~ PVN staff report
STANLEY, June 13 — Fire Chief Terry A. Pettit reported that the Stanley Fire Department responded to numerous calls on Sunday afternoon after a storm left trees and electrical lines down on Phoebe Lane, Boston Road, Honeyville Road and Dovel Hollow Road.
One tree fell onto a trailer at 1755 Dovel Hollow Road (seen above) causing structure damage, but no injuries were reported.
An inmate crew provided by the Page County Sheriff’s Office also assisted with clearing the roads.
Following heavy rain events in parts of the Commonwealth this week, the Virginia Department of Health (VDH) reminds people to take precautions to avoid flooded areas, and once the sun comes out, be aware of potential health risks before participating in recreational water activities.
Heavy rains can increase the risk of animal waste and the potential release of inadequately treated wastewater from wastewater treatment plants. Bacteria, debris, and other pollutants in rainwater runoff end up in rivers, lakes and streams, which can pose risks to human health and safety. Rain events also cause flooding and fast-moving waters, especially in low-lying areas.
The most common illnesses from contaminated water are gastrointestinal illnesses. This may cause vomiting, diarrhea, nausea, abdominal pain or fever. These illnesses result from swallowing water contaminated by disease-causing microbiological organisms. Additionally, contact with contaminated water has the potential to cause upper respiratory (ear, nose, throat) and skin infections.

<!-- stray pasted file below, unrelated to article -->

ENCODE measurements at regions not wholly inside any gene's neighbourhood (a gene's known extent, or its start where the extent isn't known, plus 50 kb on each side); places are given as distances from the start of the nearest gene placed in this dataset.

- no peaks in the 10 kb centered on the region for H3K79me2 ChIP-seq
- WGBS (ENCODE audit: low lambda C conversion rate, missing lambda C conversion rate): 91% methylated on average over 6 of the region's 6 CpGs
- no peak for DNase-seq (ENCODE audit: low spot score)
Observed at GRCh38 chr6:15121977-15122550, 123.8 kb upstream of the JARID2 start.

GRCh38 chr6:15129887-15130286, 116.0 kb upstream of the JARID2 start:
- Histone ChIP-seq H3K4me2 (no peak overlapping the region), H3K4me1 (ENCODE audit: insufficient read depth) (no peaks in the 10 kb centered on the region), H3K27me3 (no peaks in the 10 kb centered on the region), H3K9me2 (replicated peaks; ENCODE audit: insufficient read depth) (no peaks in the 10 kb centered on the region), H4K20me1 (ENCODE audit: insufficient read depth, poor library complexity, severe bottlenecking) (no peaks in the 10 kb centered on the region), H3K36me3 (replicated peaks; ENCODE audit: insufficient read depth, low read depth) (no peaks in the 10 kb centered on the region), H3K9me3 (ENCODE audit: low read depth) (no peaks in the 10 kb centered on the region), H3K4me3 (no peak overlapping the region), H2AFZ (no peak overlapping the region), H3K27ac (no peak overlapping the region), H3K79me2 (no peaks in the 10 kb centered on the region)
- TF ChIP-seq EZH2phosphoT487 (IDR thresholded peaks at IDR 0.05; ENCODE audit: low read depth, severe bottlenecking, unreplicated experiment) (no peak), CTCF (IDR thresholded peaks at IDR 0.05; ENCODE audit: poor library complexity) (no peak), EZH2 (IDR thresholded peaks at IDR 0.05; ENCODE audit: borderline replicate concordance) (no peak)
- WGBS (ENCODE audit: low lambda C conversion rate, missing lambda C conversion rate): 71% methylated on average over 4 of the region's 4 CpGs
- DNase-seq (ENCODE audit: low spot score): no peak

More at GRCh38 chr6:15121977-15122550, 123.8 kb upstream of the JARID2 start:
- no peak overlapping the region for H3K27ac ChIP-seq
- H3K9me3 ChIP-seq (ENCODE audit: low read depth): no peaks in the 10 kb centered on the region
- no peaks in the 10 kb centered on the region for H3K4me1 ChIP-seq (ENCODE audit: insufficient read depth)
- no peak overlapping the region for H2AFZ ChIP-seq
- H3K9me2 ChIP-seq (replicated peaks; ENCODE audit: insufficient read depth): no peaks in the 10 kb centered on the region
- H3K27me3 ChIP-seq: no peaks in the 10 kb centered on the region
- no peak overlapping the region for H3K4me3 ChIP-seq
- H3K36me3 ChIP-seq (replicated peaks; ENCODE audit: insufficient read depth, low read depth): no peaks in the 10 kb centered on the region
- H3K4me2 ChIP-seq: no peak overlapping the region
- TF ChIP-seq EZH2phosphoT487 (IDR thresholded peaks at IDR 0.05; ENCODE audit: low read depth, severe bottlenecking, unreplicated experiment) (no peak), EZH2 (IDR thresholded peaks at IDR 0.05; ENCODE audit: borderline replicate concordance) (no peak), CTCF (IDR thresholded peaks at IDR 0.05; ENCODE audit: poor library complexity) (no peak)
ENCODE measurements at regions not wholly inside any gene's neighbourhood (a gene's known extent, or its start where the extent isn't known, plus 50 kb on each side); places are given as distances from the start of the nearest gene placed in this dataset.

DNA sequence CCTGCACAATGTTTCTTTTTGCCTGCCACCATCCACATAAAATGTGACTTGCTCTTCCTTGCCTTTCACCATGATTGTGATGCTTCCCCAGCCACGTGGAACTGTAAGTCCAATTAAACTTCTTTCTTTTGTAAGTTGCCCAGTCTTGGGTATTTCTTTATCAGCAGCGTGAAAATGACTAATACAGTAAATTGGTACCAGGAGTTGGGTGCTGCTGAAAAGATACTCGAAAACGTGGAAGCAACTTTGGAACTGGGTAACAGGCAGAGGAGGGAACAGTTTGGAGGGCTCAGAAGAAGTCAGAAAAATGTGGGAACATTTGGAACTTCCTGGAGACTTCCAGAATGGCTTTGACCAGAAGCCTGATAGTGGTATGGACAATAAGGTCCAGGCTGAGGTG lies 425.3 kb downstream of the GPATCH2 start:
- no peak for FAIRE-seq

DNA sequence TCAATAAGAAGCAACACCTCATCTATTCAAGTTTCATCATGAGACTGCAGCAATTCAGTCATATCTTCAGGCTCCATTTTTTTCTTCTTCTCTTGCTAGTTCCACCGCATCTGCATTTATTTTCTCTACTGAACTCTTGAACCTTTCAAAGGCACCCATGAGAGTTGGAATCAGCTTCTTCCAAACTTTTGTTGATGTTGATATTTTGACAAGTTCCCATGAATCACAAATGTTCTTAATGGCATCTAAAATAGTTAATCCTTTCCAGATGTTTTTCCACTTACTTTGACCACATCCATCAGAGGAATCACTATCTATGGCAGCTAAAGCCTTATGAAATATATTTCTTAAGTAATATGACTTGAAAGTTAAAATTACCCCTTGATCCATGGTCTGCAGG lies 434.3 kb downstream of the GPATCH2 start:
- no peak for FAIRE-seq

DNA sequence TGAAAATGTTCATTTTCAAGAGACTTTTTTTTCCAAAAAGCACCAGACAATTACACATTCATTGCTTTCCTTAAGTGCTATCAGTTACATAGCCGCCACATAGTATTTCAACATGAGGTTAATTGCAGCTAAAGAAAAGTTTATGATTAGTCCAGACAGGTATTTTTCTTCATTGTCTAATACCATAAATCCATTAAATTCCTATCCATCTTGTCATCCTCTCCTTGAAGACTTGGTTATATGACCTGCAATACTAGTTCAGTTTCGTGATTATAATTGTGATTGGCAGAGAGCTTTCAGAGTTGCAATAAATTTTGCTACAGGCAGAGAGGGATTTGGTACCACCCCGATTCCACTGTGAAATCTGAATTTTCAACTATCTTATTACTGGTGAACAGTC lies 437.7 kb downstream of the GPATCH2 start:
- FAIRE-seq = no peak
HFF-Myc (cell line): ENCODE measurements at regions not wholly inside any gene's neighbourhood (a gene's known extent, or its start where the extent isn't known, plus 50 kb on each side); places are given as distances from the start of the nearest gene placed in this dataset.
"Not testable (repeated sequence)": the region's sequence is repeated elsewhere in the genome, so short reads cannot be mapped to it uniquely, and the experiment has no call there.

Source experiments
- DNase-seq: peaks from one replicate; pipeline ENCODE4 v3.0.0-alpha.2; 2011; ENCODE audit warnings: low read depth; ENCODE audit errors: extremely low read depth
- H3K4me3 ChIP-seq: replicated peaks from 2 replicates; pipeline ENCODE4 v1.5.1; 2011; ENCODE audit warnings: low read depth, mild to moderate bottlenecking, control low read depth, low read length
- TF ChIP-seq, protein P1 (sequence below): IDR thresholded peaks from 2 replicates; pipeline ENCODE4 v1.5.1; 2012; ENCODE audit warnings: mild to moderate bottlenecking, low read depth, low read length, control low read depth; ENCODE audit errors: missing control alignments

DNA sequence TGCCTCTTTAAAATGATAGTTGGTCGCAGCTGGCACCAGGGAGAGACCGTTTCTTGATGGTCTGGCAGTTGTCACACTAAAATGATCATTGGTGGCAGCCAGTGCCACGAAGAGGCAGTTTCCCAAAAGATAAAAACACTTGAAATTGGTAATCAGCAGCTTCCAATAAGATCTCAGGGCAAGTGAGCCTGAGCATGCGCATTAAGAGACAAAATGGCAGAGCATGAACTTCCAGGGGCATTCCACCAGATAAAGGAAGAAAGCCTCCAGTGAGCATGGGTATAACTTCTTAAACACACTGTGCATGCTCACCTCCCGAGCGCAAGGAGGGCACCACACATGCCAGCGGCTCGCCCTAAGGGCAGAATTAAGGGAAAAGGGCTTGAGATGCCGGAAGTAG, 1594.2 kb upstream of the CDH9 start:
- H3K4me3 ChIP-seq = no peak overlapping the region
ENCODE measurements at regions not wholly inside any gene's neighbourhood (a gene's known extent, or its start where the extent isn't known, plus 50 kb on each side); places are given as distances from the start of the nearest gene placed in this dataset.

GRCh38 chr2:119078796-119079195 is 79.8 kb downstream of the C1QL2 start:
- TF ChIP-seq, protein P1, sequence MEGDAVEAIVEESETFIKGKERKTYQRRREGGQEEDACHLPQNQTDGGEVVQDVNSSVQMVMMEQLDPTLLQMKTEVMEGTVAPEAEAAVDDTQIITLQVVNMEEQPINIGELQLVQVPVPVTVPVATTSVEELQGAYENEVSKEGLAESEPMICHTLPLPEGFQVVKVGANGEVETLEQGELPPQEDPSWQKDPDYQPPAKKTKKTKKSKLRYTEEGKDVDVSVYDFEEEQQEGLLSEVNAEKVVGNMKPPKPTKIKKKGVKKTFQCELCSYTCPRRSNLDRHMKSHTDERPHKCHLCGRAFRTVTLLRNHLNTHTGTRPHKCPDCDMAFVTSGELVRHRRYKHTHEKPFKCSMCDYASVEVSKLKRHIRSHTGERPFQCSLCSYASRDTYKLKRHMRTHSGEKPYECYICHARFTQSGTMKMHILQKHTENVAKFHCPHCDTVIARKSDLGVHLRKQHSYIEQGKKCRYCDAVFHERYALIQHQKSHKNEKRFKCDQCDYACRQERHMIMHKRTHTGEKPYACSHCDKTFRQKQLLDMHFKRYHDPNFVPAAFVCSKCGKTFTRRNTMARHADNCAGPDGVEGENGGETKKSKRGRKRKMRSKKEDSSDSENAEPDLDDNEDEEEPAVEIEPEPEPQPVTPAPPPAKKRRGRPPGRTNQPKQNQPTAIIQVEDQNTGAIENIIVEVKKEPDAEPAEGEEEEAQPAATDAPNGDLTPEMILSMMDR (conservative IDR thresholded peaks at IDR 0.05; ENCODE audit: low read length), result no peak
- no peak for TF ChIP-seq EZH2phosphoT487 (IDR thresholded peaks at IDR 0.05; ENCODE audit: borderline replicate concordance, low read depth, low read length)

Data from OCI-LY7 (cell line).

VDH recommends the following safety tips for people planning to swim, wade, kayak, canoe or go rafting in Virginia’s natural waters after heavy rain:
- Avoid getting water in your mouth. Never swallow water from an untreated water source.
- Don’t swim if you have broken skin. Bacteria, viruses and other organisms can infect wounds causing more serious illness.
- Shower with soap and water after recreating in natural waters.
- Don’t swim when you are ill.
- Avoid swimming if dead fish are present.
- Use extreme caution and avoid unnecessary risks if you encounter covered roads or fast-moving waters. The water may be deeper and moving faster than you think.
Residents or facilities that provide water to the public including campgrounds, restaurants, summer camps, or daycares with private wells or septic systems submerged by flood waters should also take extra precautions.
For more information and safety tips regarding private wells and septic systems visit www.vdh.virginia.gov/environmental-health/responding-to-an-emergency-affecting-your-private-well/.
To find the location of local wastewater treatment facilities, contact your local public works department.
To contact your local health department, visit www.vdh.virginia.gov/local-health-districts/.
For more information regarding recreational water safety tips, including VDH’s “Safely Enjoy Virginia’s Natural Waters” brochure, visit: www.SwimHealthyVA.com.